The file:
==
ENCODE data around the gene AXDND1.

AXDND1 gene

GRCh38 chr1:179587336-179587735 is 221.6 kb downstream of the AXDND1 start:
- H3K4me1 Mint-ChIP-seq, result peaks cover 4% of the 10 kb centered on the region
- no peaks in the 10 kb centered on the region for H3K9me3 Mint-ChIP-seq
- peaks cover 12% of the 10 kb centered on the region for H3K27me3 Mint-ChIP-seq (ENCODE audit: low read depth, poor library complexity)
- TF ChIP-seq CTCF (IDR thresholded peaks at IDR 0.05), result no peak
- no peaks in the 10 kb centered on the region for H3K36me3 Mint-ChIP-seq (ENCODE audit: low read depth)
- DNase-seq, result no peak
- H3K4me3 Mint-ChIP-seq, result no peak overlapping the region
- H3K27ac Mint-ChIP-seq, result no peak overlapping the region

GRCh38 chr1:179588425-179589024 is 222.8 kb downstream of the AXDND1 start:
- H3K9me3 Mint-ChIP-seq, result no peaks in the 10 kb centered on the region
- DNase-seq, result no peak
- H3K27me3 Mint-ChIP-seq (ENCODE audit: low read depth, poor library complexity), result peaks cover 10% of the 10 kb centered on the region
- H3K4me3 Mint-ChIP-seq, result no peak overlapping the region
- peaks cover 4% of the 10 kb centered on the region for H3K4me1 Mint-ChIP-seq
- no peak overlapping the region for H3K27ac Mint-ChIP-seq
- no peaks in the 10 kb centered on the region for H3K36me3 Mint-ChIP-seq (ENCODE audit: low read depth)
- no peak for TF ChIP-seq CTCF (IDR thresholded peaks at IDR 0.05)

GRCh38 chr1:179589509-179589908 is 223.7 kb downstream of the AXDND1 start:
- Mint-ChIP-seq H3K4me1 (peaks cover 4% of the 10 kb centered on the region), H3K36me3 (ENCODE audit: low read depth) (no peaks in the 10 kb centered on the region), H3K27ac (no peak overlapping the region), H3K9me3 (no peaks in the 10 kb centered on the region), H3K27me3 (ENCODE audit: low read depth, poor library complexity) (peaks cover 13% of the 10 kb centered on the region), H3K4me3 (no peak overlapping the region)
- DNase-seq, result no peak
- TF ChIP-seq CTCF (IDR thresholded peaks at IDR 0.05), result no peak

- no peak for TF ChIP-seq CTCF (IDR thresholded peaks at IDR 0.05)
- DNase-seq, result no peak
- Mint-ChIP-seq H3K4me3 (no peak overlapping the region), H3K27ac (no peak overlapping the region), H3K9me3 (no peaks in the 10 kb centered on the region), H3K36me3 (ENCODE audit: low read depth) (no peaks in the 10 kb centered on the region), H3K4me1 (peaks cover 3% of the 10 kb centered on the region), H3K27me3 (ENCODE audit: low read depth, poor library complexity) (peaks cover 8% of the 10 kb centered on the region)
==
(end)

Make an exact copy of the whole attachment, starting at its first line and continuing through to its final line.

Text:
ENCODE data around the gene AXDND1.

AXDND1 gene

GRCh38 chr1:179587336-179587735 is 221.6 kb downstream of the AXDND1 start:
- H3K4me1 Mint-ChIP-seq, result peaks cover 4% of the 10 kb centered on the region
- no peaks in the 10 kb centered on the region for H3K9me3 Mint-ChIP-seq
- peaks cover 12% of the 10 kb centered on the region for H3K27me3 Mint-ChIP-seq (ENCODE audit: low read depth, poor library complexity)
- TF ChIP-seq CTCF (IDR thresholded peaks at IDR 0.05), result no peak
- no peaks in the 10 kb centered on the region for H3K36me3 Mint-ChIP-seq (ENCODE audit: low read depth)
- DNase-seq, result no peak
- H3K4me3 Mint-ChIP-seq, result no peak overlapping the region
- H3K27ac Mint-ChIP-seq, result no peak overlapping the region

GRCh38 chr1:179588425-179589024 is 222.8 kb downstream of the AXDND1 start:
- H3K9me3 Mint-ChIP-seq, result no peaks in the 10 kb centered on the region
- DNase-seq, result no peak
- H3K27me3 Mint-ChIP-seq (ENCODE audit: low read depth, poor library complexity), result peaks cover 10% of the 10 kb centered on the region
- H3K4me3 Mint-ChIP-seq, result no peak overlapping the region
- peaks cover 4% of the 10 kb centered on the region for H3K4me1 Mint-ChIP-seq
- no peak overlapping the region for H3K27ac Mint-ChIP-seq
- no peaks in the 10 kb centered on the region for H3K36me3 Mint-ChIP-seq (ENCODE audit: low read depth)
- no peak for TF ChIP-seq CTCF (IDR thresholded peaks at IDR 0.05)

GRCh38 chr1:179589509-179589908 is 223.7 kb downstream of the AXDND1 start:
- Mint-ChIP-seq H3K4me1 (peaks cover 4% of the 10 kb centered on the region), H3K36me3 (ENCODE audit: low read depth) (no peaks in the 10 kb centered on the region), H3K27ac (no peak overlapping the region), H3K9me3 (no peaks in the 10 kb centered on the region), H3K27me3 (ENCODE audit: low read depth, poor library complexity) (peaks cover 13% of the 10 kb centered on the region), H3K4me3 (no peak overlapping the region)
- DNase-seq, result no peak
- TF ChIP-seq CTCF (IDR thresholded peaks at IDR 0.05), result no peak

- no peak for TF ChIP-seq CTCF (IDR thresholded peaks at IDR 0.05)
- DNase-seq, result no peak
- Mint-ChIP-seq H3K4me3 (no peak overlapping the region), H3K27ac (no peak overlapping the region), H3K9me3 (no peaks in the 10 kb centered on the region), H3K36me3 (ENCODE audit: low read depth) (no peaks in the 10 kb centered on the region), H3K4me1 (peaks cover 3% of the 10 kb centered on the region), H3K27me3 (ENCODE audit: low read depth, poor library complexity) (peaks cover 8% of the 10 kb centered on the region)